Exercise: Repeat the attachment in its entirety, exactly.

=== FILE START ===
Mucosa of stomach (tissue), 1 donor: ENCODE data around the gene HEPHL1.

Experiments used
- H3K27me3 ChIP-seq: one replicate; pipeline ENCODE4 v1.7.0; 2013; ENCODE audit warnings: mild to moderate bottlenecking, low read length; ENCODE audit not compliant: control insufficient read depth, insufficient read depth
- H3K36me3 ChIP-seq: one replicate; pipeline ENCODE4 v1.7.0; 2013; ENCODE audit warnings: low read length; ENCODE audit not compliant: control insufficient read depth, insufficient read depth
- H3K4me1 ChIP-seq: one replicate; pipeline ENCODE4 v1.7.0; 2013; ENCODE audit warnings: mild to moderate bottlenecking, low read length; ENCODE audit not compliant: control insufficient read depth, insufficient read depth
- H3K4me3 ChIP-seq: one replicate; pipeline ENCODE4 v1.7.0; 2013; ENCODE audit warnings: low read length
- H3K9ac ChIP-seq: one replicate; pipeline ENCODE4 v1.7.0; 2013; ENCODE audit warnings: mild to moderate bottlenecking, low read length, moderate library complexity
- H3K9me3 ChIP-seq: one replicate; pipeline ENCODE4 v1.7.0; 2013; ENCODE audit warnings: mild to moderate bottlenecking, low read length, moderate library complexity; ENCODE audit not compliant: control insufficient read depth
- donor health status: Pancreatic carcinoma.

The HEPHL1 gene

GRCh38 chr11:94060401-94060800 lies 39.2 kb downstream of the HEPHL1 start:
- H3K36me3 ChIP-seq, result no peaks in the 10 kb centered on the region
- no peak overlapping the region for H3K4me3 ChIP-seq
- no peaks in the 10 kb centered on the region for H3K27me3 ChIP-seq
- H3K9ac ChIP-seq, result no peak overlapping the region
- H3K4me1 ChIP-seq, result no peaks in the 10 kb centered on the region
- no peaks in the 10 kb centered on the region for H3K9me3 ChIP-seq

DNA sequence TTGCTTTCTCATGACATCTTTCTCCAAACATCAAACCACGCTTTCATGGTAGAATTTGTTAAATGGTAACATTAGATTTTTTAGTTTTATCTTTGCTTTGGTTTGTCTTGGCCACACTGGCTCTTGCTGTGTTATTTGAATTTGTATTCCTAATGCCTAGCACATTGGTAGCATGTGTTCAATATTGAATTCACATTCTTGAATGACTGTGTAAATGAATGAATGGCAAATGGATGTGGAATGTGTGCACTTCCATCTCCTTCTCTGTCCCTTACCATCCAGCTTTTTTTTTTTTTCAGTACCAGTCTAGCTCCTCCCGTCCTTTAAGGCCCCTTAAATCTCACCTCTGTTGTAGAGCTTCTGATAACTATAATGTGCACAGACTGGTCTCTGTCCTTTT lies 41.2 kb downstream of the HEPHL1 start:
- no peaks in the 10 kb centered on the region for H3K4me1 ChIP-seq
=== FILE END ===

Mucosa of stomach (tissue), 1 donor: ENCODE data around the gene HEPHL1.

Experiments used
- H3K27me3 ChIP-seq: one replicate; pipeline ENCODE4 v1.7.0; 2013; ENCODE audit warnings: mild to moderate bottlenecking, low read length; ENCODE audit not compliant: control insufficient read depth, insufficient read depth
- H3K36me3 ChIP-seq: one replicate; pipeline ENCODE4 v1.7.0; 2013; ENCODE audit warnings: low read length; ENCODE audit not compliant: control insufficient read depth, insufficient read depth
- H3K4me1 ChIP-seq: one replicate; pipeline ENCODE4 v1.7.0; 2013; ENCODE audit warnings: mild to moderate bottlenecking, low read length; ENCODE audit not compliant: control insufficient read depth, insufficient read depth
- H3K4me3 ChIP-seq: one replicate; pipeline ENCODE4 v1.7.0; 2013; ENCODE audit warnings: low read length
- H3K9ac ChIP-seq: one replicate; pipeline ENCODE4 v1.7.0; 2013; ENCODE audit warnings: mild to moderate bottlenecking, low read length, moderate library complexity
- H3K9me3 ChIP-seq: one replicate; pipeline ENCODE4 v1.7.0; 2013; ENCODE audit warnings: mild to moderate bottlenecking, low read length, moderate library complexity; ENCODE audit not compliant: control insufficient read depth
- donor health status: Pancreatic carcinoma.

The HEPHL1 gene

GRCh38 chr11:94060401-94060800 lies 39.2 kb downstream of the HEPHL1 start:
- H3K36me3 ChIP-seq, result no peaks in the 10 kb centered on the region
- no peak overlapping the region for H3K4me3 ChIP-seq
- no peaks in the 10 kb centered on the region for H3K27me3 ChIP-seq
- H3K9ac ChIP-seq, result no peak overlapping the region
- H3K4me1 ChIP-seq, result no peaks in the 10 kb centered on the region
- no peaks in the 10 kb centered on the region for H3K9me3 ChIP-seq

DNA sequence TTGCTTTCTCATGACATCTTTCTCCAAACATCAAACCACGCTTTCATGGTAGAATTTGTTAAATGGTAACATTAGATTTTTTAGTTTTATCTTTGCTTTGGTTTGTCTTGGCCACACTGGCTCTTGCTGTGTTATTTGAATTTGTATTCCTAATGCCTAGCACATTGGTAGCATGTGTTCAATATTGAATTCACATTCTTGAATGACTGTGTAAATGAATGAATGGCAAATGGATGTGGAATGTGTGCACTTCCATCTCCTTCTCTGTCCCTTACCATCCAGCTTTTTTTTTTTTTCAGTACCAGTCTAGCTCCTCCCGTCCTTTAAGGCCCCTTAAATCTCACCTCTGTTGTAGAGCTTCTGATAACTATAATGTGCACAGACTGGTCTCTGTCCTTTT lies 41.2 kb downstream of the HEPHL1 start:
- no peaks in the 10 kb centered on the region for H3K4me1 ChIP-seq